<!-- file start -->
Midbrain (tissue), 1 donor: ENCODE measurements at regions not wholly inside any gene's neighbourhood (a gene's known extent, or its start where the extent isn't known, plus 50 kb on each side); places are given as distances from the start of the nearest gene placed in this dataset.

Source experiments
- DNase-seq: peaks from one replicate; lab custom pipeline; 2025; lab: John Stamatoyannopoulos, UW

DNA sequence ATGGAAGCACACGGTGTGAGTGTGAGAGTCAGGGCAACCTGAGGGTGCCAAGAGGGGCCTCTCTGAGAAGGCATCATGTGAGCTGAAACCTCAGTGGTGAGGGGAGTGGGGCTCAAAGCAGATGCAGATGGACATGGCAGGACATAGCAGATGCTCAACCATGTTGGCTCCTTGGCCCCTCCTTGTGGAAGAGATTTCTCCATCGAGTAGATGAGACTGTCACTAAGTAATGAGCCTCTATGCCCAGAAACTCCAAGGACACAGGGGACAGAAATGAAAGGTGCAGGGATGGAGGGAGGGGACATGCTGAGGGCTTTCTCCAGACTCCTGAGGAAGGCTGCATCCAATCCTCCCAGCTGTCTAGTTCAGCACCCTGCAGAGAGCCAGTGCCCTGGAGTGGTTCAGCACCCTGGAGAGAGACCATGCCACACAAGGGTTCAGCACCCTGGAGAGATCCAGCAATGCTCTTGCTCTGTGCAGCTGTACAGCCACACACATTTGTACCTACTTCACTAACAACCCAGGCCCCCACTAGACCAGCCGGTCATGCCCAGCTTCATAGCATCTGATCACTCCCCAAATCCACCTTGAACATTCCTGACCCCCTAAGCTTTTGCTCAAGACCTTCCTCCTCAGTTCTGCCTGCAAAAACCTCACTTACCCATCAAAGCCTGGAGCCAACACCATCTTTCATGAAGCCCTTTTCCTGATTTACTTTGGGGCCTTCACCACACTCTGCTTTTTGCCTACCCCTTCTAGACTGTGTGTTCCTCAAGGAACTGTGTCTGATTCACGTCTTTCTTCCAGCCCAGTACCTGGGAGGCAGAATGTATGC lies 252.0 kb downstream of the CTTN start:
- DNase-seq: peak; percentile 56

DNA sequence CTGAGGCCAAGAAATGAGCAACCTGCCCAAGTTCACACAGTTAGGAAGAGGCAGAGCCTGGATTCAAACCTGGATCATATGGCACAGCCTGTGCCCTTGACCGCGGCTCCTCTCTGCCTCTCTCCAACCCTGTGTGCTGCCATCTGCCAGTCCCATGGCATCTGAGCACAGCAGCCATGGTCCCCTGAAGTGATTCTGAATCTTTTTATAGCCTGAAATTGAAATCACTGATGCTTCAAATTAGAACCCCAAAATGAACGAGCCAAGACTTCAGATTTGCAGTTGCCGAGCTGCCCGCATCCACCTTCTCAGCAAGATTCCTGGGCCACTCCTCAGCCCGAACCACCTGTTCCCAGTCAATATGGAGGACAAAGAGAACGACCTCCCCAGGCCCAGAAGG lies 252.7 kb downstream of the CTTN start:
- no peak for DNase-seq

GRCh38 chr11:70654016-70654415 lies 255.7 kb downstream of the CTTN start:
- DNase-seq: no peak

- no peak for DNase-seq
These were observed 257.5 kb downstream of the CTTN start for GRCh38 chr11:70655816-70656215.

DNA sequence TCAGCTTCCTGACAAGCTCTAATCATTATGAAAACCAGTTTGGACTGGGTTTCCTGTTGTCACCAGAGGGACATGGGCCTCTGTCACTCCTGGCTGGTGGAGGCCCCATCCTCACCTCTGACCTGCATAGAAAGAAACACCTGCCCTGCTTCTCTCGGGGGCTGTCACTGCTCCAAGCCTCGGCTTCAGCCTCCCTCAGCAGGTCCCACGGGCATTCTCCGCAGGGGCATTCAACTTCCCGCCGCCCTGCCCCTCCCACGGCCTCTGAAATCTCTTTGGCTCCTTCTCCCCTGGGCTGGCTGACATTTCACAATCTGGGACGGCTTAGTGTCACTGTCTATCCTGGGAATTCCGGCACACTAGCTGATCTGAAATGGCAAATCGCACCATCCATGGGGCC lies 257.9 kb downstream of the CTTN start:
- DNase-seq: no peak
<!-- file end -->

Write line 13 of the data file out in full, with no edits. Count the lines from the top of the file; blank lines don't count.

- DNase-seq: no peak